Last Christmas Eve we walked the levada near Silves for the first time. In July, we enjoyed the route for a second time and our friend Jörg introduced us to the fabulous Clube Nautico Silves. Well, it would appear we just can’t keep away from this wonderful place because we were back again in August with our family.
On previous visits, we’d parked close to the Restaurante Miro Rio on the N124, but Jörg mentioned there was a different route we could take. Harri did some research and thought it looked a pleasant route so we decided to combine a nice day out with a new walk for Walkingworld. I’m up to 21 walks now and I’d love to hit 30 by the end of this year.
This time around we parked a little closer to Silves, turning of the N124 just before Falacho and following a rough track to a parking area. The plan was to walk to Clube Nautico along the levada, then spend half an hour or so in their riverside swimming pool before eating. Our table was booked for 1.30pm so there was plenty of time to enjoy our walk.
Fluffy little clouds bobbed above foothills so picturesque they looked as if they’d been painted onto the landscape. The houses themselves seem to nestle into the hillside and the agricultural efforts are on a small scale: corn grows alongside fig, while clusters of citrus trees are interspersed with carob.
Despite Harri’s earlier assurances of a level route, it wasn’t long before we found ourselves climbing steadily between traditional housing. I stopped to admire a particularly charming garden and must have been overheard by the man who was chatting to an older woman outside one of the houses. When he translated my compliments, she rushed over, asked me to indicate which plants I’d like and uprooted several to hand to me.
I never fail to be surprised by the kindness and generosity of Portuguese people. The woman’s gifts are now planted in my own garden where I hope they continue to flourish. Sadly, my garden project hasn’t been a huge success this summer. Due to the need to remove the above-ground pool first, we planted far too late – mid-March – and underestimated the devastating effect of the Algarve sun on freshly-planted gardens. My plan is to start again around October and be certain to choose only drought-resistant plants (water is metered here).
We joined the levada, which was just as lush and heavenly as we remembered it. What’s not to like about level, shady walking on a hot summer’s day? I picked the odd fresh fig from an overgrowing branch and lingered behind, savouring the moment. A bright green chameleon crossed the path in front of us and I rushed for my camera. Within seconds it had changed to a colour so similar to the stony ground I could no longer see it.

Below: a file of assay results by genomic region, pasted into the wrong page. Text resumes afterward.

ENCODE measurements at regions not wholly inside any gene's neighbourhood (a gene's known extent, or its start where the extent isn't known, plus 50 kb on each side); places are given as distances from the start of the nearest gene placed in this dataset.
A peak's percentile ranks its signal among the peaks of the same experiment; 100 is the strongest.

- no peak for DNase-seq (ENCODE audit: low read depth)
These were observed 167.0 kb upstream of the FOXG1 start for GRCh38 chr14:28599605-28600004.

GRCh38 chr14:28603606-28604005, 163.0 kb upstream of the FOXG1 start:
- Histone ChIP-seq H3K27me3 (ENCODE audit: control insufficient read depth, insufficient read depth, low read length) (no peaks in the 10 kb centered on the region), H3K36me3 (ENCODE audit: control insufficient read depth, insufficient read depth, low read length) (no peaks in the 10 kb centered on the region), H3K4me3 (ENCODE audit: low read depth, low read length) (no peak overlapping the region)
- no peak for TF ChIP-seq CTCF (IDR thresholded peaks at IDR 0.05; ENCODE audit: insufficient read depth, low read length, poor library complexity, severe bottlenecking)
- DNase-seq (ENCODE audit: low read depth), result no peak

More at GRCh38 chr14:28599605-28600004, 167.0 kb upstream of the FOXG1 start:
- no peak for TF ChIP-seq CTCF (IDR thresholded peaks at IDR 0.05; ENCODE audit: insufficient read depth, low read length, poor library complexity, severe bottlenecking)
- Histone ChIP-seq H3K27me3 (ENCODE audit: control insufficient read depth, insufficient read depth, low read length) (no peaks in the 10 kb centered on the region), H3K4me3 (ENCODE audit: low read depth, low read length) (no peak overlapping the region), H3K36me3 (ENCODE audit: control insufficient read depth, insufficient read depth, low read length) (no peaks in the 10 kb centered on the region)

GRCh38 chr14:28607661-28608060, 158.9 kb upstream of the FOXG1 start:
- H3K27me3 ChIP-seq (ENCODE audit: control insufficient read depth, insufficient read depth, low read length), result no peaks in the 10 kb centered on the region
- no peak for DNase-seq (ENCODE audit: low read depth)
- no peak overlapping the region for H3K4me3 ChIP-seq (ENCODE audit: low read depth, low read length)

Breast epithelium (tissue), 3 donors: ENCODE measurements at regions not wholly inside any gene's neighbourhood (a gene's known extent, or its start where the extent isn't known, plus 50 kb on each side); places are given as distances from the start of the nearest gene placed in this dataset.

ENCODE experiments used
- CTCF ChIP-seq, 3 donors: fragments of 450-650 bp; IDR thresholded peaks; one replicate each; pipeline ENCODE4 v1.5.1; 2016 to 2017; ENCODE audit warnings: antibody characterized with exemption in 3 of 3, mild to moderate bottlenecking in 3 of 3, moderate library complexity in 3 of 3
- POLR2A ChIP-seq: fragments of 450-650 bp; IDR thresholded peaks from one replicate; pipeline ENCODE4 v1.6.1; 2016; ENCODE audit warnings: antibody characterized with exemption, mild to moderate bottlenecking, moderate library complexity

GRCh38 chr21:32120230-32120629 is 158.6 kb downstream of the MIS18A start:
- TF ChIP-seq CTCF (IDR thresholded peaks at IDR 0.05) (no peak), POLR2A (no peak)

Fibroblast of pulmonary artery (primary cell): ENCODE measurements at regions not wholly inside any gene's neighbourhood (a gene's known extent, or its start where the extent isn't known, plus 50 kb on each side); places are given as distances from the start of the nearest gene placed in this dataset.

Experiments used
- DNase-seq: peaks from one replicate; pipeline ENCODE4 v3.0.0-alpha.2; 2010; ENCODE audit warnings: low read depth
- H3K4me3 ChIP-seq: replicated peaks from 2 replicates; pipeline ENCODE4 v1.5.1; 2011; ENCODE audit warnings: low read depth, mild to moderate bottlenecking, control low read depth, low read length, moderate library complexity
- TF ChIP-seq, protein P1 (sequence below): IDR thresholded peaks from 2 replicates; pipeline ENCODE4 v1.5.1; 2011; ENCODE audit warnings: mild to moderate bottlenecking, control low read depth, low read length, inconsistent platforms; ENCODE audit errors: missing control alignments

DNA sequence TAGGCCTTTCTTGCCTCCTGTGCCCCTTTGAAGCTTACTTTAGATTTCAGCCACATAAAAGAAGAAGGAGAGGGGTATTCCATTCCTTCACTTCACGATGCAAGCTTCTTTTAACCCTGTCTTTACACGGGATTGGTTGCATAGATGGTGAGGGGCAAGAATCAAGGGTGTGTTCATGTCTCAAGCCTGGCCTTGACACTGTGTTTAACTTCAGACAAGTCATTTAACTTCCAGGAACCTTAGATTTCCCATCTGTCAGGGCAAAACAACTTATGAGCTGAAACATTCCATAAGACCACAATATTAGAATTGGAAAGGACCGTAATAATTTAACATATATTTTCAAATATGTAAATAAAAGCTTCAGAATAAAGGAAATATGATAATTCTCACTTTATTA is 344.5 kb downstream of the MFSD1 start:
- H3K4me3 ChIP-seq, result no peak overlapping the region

We did the little detour to the confluence of the rivers Arade and Odelouca, marvelling how the high tide transformed the landscape. It’s a delightful spot and perfect for elevenses – or even a picnic lunch – if you’re not planning to eat out.
We had a lovely warm welcome at Clube Nautico. Chris, the waiter, and the owner Ivan remembered us from our last visit.
Within minutes we’d grabbed beers, stripped off our shorts and were in the pool. Perhaps it’s more accurate to say the rest of our group were in the pool … I prefer a more cautious approach, easing myself into the water inch by inch. By the time I was finally immersed, the others had played several games of water volleyball and Harri was climbing out.
If you’re local to Silves and haven’t yet visited Clube Nautico Silves you’re missing a treat. This is a very special place with a real holiday vibe. If we’d loved the open air restaurant at low tide, its riverside setting is even more congenial with the water lapping gently against the timber deck. Elinor and I wandered along the jetty and leapt onto the bobbing pontoon, laughing as we steadied ourselves. Such was my mood, I don’t think I’d have cared if I’d fallen in!
There are no printed menus, just a blackboard and Chris’s excellent memory. Harri and I opted for bacalhau à bras (my choice last time too), while Muni chose tuna and Elinor had one of the vegetarian options. We didn’t bother with couverts, just some olives.
Service is good but relaxed. The food is fresh and takes time to cook. We chatted and watched passing storks and jet skiers. The high tide meant the river was navigable to boats and the occasional passenger raised a hand to wave as they passed our ‘Caribbean’ paradise.
After lunch, it was time to resume our walk. The route we’ve followed on previous occasions leaves the river at Clube Nautico and climbs steeply before dropping back to the levada and retracing the outward route. Fortunately – because we had very full bellies – our circular walk was staying with the levada (and river) for as long as possible.
The outgoing tide inevitably meant the reappearance of mudflats, which were acting like a magnet to the local storks. I counted around 50 at one point.
The post-lunch walk was short and easy, with wide, level footpaths and no climbing. I experienced the briefest moment of panic when we reached the point where the levada bears right to cross an aqueduct: surely we didn’t have to get down on all fours and crawl across it? Thankfully not. Harri directly us onto an adjacent track and within five or so minutes we were back at the car.
Interestingly, I’ve since looked at the map and realised the levada continues all the way to Silves. Harri thinks there may be no footpath after the aqueduct but I’d love to find out just how far I can follow it. A solo expedition for the future perhaps?